Why Was Executive Greg Smith Shocked by Greed at Goldman Sachs?

Yet again, Goldman Sachs has seen its reputation plummet in the public eye. A scathing resignation letter-cum-opinion piece by a disgruntled midlevel executive published in Wednesday’s New York Times quickly went viral and was the talk of the financial town. And it was quite the letter, filled with accusations of a “toxic and destructive” culture, of executives expressing unmitigated scorn for clients, including referring to hapless ones as “muppets,” and general disdain for anything except profit and more profit, whatever the ethical or moral costs.

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Banks Are Hurting? It’s All Relative

The latest out of Wall Street-land is a warning by analysts at Citibank that profits at Goldman Sachs and Morgan Stanley (and to a lesser degree at other banks as well) will show a sharp contraction for the second quarter of 2011. Leaving aside the inside baseball nature of one Wall Street firm issuing a negative report on other firms, the decline in profitability stands in contrast to the widespread perception that banks and investment houses are booming while the rest of the economy is suffering. Or does it?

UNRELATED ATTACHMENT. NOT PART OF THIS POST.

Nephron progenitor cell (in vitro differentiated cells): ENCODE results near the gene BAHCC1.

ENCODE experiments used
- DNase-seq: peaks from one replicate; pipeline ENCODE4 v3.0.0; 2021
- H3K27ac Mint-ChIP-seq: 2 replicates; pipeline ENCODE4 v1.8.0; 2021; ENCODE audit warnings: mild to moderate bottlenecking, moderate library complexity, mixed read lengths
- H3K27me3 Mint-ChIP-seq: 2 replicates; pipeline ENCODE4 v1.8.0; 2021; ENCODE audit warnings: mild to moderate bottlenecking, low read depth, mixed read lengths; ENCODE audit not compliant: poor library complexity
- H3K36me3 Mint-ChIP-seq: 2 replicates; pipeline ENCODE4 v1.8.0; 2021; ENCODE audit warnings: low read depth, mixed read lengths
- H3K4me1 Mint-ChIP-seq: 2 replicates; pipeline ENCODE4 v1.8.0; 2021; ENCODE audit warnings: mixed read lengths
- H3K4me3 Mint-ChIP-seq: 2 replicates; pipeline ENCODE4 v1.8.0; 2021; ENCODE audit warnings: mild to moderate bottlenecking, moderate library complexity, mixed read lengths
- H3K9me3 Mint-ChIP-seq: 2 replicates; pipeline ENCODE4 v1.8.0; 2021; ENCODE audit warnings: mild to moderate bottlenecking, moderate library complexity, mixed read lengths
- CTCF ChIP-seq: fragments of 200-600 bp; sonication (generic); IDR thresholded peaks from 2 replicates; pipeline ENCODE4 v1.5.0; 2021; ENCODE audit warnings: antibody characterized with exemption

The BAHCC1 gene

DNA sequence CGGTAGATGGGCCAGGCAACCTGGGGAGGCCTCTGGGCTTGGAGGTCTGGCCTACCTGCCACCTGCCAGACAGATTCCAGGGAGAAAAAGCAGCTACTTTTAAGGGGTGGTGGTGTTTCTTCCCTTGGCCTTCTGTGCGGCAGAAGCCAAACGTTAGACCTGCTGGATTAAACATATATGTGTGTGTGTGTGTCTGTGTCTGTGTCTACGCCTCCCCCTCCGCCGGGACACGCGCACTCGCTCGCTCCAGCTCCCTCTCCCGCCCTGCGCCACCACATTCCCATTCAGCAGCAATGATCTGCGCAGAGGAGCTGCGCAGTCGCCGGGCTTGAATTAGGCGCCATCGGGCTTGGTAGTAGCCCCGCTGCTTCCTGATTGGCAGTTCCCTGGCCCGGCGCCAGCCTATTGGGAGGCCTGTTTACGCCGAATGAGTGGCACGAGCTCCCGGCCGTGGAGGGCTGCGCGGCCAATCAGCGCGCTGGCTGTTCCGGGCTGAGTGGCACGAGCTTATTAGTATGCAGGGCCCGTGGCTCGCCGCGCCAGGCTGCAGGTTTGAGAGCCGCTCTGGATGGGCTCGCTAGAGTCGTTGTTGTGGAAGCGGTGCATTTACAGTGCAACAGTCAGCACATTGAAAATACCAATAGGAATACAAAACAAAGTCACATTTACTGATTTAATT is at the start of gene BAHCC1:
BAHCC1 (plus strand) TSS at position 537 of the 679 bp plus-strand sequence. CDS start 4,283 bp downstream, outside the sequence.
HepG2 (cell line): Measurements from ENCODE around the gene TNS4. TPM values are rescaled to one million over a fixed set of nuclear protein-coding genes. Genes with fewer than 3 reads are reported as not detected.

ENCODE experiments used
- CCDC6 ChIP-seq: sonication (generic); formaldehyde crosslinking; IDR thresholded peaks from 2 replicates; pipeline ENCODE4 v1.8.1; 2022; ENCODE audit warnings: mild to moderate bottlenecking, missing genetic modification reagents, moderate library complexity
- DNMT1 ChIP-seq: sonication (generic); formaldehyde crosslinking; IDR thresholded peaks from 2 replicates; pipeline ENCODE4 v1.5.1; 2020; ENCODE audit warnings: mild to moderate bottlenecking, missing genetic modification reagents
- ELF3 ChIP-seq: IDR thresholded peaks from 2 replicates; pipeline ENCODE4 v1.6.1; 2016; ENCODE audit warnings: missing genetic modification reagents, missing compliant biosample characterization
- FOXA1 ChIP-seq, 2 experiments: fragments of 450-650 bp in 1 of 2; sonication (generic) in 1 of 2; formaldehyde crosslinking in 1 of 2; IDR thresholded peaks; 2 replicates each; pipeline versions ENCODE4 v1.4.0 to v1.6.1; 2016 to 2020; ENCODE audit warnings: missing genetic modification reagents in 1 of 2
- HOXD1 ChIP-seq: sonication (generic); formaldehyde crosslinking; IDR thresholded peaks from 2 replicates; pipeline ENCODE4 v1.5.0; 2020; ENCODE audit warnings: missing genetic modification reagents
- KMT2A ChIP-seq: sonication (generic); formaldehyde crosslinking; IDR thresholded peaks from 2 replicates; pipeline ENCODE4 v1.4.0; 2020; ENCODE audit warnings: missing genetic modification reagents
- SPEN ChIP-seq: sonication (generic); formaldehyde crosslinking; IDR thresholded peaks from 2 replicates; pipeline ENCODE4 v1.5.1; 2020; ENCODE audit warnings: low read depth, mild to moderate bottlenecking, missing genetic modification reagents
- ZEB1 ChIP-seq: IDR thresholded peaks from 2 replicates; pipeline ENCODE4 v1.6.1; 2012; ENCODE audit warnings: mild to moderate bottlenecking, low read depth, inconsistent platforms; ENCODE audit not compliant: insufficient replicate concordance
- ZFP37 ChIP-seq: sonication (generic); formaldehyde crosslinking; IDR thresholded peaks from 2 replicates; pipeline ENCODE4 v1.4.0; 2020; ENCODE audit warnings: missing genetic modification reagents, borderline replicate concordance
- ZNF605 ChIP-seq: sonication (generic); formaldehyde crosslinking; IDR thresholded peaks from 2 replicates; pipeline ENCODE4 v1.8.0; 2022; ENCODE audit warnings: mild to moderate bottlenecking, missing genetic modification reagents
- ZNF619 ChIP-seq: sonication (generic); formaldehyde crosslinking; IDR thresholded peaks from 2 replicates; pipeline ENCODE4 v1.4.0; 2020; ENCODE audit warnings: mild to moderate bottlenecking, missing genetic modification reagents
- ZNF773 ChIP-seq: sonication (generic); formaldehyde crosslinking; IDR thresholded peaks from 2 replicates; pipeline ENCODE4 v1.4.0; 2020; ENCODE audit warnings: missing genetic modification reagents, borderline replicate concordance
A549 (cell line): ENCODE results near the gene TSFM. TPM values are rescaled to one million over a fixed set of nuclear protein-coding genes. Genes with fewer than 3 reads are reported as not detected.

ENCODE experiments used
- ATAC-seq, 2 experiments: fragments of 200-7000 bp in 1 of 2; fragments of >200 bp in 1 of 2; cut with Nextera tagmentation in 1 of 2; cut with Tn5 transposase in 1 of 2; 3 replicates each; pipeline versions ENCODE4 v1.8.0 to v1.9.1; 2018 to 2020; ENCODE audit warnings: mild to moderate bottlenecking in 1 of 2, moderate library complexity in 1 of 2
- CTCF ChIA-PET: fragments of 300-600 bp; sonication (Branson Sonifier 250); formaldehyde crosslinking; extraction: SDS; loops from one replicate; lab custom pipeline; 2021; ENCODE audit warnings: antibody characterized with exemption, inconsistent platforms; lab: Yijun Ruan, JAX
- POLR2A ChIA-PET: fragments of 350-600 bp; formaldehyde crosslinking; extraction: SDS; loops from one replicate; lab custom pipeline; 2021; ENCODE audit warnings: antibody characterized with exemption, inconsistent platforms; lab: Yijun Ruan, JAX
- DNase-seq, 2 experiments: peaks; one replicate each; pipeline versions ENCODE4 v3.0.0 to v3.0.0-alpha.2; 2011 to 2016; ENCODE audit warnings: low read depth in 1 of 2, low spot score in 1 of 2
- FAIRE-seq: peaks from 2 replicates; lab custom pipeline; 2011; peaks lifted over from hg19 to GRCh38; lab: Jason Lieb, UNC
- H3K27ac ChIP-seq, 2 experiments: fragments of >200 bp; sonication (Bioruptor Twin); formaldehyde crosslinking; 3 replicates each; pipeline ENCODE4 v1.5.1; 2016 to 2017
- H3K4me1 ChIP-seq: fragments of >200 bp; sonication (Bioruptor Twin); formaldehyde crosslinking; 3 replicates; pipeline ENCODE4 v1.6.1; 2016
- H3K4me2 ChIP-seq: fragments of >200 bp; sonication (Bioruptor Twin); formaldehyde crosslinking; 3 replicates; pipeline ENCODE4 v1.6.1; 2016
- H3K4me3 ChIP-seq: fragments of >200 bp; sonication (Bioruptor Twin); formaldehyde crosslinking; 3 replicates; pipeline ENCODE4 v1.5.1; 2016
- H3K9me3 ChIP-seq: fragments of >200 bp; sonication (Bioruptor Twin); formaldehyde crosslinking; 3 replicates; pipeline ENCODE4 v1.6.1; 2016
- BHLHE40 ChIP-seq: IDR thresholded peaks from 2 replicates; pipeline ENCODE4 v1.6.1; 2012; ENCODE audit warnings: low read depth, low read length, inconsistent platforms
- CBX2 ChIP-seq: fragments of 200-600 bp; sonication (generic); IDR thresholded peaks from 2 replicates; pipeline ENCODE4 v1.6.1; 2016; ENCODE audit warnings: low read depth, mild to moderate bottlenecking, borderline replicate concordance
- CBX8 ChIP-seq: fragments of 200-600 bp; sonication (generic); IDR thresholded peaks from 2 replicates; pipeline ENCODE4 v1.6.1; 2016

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The Insider Trading Scandal: Is It the Crime or the Prosecution?

The media is abuzz with the news that the former head of McKinsey consulting, Goldman Sachs director and current board member of Proctor & Gamble Rajat Gupta has been charged with insider trading by the Securities and Exchange Commission. He is now the highest-profile individual to be implicated in the widespread investigation driven by U.S. Attorney Preet Bharara that has already ensnared dozens of lower-level traders and Raj Rajaratnam, former head of hedge fund Galleon.

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